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Wells Fargo ordered to pay $22 million for firing Chicago-area executive who alleged financial misconduct

On Behalf of | Sep 19, 2022 | Firm Transition

Wells Fargo has been ordered to pay $22 million to an executive based in the Chicago area who was fired after alleging financial misconduct, Financial Advisor reports.

The U.S. Department of Labor’s Occupational Safety and Health Administration issued the order after finding that Wells Fargo had violated the whistleblower protection provisions of the Sarbanes-Oxley Act by improperly terminating the employee in 2019.

The executive, a senior manager in the commercial banking segment, had repeatedly voiced concerns over conduct believed to have violated financial laws, including wire fraud.

Wells Fargo was ordered to pay the employee more than $22 million which includes back wages, interest, lost bonuses and benefits, front pay and compensatory damages.

“The evidence demonstrates Wells Fargo took retaliatory action against this senior manager for repeatedly expressing concerns about financial management they believed violated federal laws,” said Assistant Secretary of Labor for Occupational Safety and Health Doug Parker. “The Sarbanes-Oxley Act protects employees from retaliation in these very circumstances and the Department of Labor will not tolerate employers who violate the law and illegally terminate workers that exercise heir rights under the law.

Responding to OSHA’s enforcement action, Wells Fargo issued a statement denying the allegations and saying the findings were not based on an evidentiary hearing. The company said it plans to appeal the decision to an administrative law judge. The statement went on to say, “Wells Fargo has zero tolerance for acts of retaliation, and employees are encouraged to report concerns which will be promptly and thoroughly investigated.”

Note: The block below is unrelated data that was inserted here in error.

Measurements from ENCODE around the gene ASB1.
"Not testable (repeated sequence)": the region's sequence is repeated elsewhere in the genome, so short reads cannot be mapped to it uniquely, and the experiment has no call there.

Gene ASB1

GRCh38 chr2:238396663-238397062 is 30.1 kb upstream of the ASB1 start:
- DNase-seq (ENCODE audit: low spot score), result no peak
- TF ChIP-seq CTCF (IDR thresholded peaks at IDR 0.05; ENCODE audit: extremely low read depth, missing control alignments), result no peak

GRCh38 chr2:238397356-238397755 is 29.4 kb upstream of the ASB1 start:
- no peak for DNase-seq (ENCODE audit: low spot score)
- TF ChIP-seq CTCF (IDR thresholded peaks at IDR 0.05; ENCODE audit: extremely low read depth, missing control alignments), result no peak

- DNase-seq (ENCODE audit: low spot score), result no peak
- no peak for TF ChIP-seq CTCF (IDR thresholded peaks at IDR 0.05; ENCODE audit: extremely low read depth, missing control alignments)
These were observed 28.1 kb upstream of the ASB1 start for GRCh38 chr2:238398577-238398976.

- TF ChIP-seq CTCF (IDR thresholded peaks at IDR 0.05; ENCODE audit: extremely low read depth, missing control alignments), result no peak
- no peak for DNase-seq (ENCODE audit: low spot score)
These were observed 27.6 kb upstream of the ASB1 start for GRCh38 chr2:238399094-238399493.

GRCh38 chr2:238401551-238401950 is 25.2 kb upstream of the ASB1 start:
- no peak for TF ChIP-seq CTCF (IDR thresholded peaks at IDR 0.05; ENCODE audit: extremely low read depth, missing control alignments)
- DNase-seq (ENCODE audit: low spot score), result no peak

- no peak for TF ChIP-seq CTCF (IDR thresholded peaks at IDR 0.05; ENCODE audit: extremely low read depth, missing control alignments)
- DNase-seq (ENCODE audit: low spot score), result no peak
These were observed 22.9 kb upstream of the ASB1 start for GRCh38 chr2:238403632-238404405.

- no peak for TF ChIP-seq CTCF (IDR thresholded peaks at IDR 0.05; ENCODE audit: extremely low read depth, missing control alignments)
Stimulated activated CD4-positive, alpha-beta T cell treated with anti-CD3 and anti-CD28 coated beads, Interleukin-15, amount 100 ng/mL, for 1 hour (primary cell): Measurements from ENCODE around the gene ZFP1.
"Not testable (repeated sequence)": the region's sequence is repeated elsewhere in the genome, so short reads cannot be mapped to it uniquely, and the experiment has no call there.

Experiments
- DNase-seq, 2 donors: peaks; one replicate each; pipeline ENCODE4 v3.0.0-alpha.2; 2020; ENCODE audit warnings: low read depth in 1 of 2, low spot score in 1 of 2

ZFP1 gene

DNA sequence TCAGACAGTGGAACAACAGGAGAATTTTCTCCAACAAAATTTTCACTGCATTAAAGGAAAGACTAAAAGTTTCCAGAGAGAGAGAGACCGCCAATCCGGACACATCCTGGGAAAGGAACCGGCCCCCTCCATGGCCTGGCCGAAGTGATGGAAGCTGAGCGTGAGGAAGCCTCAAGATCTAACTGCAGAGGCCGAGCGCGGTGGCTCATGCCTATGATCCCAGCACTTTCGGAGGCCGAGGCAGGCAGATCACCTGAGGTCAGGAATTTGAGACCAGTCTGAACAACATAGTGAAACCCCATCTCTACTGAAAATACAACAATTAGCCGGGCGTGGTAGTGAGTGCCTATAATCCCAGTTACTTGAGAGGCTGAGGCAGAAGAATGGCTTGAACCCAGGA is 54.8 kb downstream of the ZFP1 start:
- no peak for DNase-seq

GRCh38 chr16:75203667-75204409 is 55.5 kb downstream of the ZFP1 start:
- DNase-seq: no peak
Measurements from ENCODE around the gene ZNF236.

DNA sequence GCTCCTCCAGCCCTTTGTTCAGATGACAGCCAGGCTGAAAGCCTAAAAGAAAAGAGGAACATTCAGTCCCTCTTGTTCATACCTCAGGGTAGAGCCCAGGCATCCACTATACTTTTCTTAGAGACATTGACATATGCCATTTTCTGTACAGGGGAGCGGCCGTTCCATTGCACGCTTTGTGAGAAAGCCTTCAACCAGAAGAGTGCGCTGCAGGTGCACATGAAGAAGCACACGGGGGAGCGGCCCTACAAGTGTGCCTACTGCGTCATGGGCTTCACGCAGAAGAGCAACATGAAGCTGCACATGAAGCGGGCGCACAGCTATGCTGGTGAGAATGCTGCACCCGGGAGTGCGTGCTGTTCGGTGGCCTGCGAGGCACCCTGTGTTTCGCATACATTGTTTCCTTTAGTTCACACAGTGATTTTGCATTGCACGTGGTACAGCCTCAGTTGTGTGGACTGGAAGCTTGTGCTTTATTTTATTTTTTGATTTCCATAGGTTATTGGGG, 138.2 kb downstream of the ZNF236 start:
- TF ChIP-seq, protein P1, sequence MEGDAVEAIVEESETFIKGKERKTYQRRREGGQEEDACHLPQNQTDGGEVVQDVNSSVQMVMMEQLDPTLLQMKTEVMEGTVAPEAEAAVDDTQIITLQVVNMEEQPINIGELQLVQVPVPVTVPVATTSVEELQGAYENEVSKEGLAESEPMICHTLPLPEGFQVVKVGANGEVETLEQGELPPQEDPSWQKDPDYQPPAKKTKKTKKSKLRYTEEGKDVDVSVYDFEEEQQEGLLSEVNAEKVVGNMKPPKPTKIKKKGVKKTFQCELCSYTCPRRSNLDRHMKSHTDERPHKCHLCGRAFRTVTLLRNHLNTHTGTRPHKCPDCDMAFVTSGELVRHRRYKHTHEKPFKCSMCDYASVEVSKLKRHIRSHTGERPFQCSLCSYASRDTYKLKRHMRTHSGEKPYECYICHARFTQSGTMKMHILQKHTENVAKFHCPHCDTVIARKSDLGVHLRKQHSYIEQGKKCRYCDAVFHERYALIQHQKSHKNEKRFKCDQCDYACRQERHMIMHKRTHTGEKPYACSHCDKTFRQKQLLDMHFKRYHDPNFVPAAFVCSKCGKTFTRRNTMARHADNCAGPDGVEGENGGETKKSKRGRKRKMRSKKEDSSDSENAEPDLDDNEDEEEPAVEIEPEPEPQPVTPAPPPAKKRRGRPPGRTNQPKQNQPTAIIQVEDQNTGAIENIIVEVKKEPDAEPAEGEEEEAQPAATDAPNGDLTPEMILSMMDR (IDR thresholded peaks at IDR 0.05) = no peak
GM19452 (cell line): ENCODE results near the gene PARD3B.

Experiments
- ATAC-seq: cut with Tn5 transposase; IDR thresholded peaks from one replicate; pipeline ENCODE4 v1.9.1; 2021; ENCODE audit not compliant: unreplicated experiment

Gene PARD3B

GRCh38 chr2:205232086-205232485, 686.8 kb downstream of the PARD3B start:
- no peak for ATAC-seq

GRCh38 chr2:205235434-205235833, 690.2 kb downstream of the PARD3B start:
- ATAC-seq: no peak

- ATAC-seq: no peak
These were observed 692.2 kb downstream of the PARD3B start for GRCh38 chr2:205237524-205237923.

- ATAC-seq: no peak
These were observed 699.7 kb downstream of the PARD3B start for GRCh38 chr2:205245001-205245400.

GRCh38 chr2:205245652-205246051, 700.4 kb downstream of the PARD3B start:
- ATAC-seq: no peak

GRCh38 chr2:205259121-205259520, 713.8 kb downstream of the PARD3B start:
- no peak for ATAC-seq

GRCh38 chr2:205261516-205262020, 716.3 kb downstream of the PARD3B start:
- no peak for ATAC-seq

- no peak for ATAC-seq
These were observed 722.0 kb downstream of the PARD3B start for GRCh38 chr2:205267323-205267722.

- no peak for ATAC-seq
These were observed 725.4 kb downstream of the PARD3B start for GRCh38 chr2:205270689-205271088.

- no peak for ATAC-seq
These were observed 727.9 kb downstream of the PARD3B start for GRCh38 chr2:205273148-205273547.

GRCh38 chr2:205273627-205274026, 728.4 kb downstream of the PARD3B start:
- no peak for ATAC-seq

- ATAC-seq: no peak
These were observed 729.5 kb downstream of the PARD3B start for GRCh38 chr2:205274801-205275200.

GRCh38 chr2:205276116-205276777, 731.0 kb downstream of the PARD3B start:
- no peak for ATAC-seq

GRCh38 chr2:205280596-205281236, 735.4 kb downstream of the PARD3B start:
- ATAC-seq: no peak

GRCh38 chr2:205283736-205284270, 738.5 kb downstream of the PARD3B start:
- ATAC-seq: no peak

The Department of Labor said the executive had expressed concerns about being directed to falsify customer information, and had also claimed management was engaged in price fixing and interest rate collusion through exclusive dealing. Wells Fargo said the employee was terminated as part of a restructuring process, but investigators found the discharge was inconsistent with how the company treated other managers removed under the initiative.

Wells Fargo and the employee have 30 days from receipt of the findings to file objections and request an administrative law hearing.

Lewitas Hyman routinely represents financial advisors and other registered representatives who were wrongfully terminated by their firm. Our attorneys take a thoughtful approach to clients’ cases by first trying to work with the terminating firm concerning the representative’s Form U5 disclosure. When necessary, our attorneys are prepared to file wrongful termination and defamation claims. We are prepared to assist when the circumstances surrounding your termination are wrongful. Contact Lewitas Hyman at (888) 655-6002 or through our online contact form for a free consultation.